A Missouri lawmaker has proposed what ranks among the most anti-evolution legislation in recent years, which would require schools to notify parents if “the theory of evolution by natural selection” was being taught at their child’s school and give them the opportunity to opt out of the class.
The bill had its first public hearing Thursday after being introduced in late January.
State Rep. Rick Brattin (R), who sponsored the bill, told a local TV station last week that teaching only evolution in school was “indoctrination.”
“Our schools basically mandate that we teach one side,” he told KCTV. “It is an indoctrination because it is not objective approach.”
The bill is one of several anti-evolution proposals that have already appeared in statehouses across the country; the Daily Beast counted four states (Missouri, Oklahoma, South Dakota and Virginia) where legislation had been introduced. The proposals would allow for a range of approaches to evolution, from presenting a “debate” over evolution versus creationism to requiring that local school boards allow intelligent design to be included in biology courses
But Brattin’s bill appears to be the only one, and perhaps the first, that would mandate parental notification that their children were being taught evolution in school, the curriculum that most mainstream science teacher groups endorse.
Glenn Branch, deputy director of the National Center for Science Education, told TPM that he was not aware of any state legislation that had included a provision that parents be notified if evolution was being taught at their local schools.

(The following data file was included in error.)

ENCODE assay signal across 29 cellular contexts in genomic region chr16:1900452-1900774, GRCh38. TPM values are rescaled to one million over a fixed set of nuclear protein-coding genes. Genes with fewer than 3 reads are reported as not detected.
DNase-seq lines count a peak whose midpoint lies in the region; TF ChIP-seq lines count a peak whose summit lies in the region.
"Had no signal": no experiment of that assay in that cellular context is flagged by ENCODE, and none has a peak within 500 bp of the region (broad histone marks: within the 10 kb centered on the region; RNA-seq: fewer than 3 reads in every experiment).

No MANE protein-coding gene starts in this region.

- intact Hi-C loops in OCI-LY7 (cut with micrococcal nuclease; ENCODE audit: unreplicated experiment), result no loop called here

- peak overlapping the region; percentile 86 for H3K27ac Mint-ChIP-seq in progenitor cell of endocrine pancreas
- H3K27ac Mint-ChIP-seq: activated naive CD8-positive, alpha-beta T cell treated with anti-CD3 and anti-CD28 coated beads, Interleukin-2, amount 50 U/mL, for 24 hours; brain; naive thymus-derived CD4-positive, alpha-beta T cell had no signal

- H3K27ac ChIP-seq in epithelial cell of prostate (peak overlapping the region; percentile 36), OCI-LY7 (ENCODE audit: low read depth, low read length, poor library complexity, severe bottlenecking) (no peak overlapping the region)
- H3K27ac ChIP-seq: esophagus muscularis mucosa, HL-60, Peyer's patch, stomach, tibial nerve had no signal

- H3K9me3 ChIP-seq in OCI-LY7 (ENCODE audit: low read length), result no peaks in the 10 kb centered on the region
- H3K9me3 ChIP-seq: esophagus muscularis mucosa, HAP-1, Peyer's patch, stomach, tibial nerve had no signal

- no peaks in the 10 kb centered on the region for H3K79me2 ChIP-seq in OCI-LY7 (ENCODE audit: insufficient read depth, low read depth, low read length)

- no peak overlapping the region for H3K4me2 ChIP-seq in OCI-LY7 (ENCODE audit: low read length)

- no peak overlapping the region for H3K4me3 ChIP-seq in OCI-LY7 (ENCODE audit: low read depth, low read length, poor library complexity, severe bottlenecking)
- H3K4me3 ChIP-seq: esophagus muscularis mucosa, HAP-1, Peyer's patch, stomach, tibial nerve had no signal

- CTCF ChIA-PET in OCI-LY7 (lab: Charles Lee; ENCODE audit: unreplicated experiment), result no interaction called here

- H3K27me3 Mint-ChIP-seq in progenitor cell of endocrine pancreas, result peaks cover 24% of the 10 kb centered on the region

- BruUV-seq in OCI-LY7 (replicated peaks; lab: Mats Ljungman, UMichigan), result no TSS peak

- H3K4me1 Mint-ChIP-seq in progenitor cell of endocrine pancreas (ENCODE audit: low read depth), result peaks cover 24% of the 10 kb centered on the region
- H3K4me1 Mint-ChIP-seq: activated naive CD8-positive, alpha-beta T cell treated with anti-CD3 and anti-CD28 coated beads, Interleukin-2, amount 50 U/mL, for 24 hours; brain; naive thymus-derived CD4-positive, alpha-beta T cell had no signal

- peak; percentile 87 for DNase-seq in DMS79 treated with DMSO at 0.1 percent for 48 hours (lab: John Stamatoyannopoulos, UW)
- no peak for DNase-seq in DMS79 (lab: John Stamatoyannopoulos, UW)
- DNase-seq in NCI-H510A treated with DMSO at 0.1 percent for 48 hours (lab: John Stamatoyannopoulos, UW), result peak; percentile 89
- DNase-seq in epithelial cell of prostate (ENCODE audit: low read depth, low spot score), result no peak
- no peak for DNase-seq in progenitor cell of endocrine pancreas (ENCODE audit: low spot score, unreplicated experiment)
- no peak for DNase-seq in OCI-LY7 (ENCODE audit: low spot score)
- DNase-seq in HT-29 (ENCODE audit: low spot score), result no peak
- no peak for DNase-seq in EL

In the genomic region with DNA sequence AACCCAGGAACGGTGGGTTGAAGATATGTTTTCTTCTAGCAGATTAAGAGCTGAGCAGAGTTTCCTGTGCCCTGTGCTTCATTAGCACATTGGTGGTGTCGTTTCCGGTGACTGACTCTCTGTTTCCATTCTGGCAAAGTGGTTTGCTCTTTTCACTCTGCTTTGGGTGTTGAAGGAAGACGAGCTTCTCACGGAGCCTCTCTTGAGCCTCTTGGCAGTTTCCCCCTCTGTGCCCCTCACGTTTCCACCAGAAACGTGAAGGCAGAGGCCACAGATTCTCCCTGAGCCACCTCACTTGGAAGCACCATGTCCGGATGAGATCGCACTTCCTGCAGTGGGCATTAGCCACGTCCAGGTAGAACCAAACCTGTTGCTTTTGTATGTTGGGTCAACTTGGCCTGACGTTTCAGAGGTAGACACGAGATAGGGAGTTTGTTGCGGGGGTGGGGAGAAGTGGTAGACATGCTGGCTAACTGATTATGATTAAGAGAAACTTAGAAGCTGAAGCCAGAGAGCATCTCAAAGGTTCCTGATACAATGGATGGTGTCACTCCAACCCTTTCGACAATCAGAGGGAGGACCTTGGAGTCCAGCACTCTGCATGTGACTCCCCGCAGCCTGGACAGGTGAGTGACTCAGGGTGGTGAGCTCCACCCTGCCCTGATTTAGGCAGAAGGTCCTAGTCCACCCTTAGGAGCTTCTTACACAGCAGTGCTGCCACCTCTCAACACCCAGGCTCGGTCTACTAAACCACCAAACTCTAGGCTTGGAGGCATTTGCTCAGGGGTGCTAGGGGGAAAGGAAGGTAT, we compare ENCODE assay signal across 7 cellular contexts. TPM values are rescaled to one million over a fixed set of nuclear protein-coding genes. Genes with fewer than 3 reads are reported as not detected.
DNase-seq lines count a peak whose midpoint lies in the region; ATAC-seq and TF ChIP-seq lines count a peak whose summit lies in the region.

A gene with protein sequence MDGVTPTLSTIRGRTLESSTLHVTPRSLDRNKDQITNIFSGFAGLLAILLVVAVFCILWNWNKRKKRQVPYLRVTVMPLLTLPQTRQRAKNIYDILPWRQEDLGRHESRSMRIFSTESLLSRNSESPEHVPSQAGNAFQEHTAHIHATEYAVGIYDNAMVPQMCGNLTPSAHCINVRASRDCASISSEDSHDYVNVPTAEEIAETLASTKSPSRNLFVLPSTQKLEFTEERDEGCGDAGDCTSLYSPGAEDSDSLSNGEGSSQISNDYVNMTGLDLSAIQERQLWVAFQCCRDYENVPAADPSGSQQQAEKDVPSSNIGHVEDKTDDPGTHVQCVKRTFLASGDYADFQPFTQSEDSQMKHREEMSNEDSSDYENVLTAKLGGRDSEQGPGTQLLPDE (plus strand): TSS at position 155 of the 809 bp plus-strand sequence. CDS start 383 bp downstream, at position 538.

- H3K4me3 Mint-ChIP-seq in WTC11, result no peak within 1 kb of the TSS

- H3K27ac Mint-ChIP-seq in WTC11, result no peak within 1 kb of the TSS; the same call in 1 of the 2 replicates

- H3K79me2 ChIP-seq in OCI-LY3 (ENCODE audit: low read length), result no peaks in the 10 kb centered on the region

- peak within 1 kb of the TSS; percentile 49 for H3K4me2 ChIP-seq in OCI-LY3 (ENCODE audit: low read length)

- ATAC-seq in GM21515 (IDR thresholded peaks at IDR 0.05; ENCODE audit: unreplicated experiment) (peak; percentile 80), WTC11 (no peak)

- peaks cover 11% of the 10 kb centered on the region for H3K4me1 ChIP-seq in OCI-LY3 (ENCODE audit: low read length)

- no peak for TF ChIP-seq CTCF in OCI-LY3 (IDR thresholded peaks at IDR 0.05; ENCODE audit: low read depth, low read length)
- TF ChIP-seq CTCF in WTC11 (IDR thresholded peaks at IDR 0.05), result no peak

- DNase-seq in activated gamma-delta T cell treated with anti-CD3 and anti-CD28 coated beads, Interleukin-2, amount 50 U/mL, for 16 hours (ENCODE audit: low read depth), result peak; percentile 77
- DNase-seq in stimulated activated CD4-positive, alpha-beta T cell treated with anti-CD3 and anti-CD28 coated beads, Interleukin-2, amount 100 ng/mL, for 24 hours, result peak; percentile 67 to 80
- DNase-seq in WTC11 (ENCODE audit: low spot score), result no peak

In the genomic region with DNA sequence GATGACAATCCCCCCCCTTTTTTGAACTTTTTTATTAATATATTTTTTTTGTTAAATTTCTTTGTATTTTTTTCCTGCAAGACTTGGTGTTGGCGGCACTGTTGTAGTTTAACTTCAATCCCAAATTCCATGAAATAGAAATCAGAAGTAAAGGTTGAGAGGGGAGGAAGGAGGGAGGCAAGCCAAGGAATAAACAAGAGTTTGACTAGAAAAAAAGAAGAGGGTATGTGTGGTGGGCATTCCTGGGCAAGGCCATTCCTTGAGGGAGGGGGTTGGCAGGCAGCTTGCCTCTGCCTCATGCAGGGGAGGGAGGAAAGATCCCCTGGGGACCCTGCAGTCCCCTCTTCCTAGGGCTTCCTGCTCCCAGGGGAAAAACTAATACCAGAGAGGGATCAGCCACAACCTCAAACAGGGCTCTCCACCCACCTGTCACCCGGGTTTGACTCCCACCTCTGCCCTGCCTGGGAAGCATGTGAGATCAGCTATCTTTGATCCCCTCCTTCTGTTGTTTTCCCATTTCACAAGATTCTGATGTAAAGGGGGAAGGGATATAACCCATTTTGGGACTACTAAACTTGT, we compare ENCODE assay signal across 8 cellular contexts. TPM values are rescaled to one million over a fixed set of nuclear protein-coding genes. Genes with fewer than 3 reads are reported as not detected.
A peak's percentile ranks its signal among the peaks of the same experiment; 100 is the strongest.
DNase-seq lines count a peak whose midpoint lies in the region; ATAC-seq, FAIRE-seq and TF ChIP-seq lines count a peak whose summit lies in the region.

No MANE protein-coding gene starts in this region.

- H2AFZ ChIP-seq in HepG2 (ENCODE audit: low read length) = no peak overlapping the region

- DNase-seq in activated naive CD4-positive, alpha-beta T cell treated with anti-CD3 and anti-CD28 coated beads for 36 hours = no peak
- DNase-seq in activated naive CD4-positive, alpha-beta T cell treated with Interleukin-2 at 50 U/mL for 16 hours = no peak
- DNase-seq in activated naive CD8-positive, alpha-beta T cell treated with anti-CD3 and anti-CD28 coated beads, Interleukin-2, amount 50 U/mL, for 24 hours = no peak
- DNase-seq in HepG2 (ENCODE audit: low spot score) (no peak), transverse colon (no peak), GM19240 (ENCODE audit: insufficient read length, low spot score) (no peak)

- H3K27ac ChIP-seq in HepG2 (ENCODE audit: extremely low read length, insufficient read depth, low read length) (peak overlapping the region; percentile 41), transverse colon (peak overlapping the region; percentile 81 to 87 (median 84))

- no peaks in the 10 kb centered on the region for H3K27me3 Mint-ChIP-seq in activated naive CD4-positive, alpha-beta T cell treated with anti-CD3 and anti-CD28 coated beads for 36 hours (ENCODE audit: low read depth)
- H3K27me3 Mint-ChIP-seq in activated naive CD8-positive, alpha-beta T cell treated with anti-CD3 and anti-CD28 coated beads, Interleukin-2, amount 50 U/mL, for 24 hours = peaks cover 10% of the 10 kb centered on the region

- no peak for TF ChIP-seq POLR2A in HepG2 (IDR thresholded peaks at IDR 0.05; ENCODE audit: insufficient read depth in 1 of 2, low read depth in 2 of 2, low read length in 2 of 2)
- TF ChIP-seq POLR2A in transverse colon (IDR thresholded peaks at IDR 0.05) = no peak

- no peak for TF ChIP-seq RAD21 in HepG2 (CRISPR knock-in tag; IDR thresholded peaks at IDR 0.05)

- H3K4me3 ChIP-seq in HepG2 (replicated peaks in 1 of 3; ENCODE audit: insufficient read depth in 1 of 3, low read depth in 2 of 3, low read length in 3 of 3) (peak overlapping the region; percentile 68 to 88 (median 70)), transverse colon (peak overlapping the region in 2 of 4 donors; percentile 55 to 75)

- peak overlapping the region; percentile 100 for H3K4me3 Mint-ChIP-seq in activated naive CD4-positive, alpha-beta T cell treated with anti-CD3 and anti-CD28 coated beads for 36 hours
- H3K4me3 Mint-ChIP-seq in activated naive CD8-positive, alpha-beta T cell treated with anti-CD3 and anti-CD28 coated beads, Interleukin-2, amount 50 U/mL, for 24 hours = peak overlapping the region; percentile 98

“It’s an absolute infringement on people’s beliefs,” Brattin told the Kansas City Star of requiring schools to teach evolution. “What’s being taught is just as much faith and, you know, just as much pulled out of the air as, say, any religion.”
Unsurprisingly, the proposal has drawn criticism from those science teacher organizations.
The bill “would eviscerate the teaching of biology in Missouri,” Branch said in a statement. “Evolution inextricably pervades the biological sciences; it therefore pervades, or at any rate ought to pervade, biology education at the K–12 level. There simply is no alternative to learning about it; there is no substitute activity.”
“The value of a high school education in Missouri would be degraded,” Branch said.
Brattin’s bill provides:
The policy shall require the school district or charter school to notify the parent or legal guardian of each student enrolled in the district of:
(1) The basic content of the district’s or school’s evolution instruction to be provided to the student; and
(2) The parent’s right to remove the student from any part of the district’s or school’s evolution instruction.
The bill would also require schools to “make all curriculum materials used in the district’s or school’s evolution instruction available for public inspection … prior to the use of such materials in actual instruction.”
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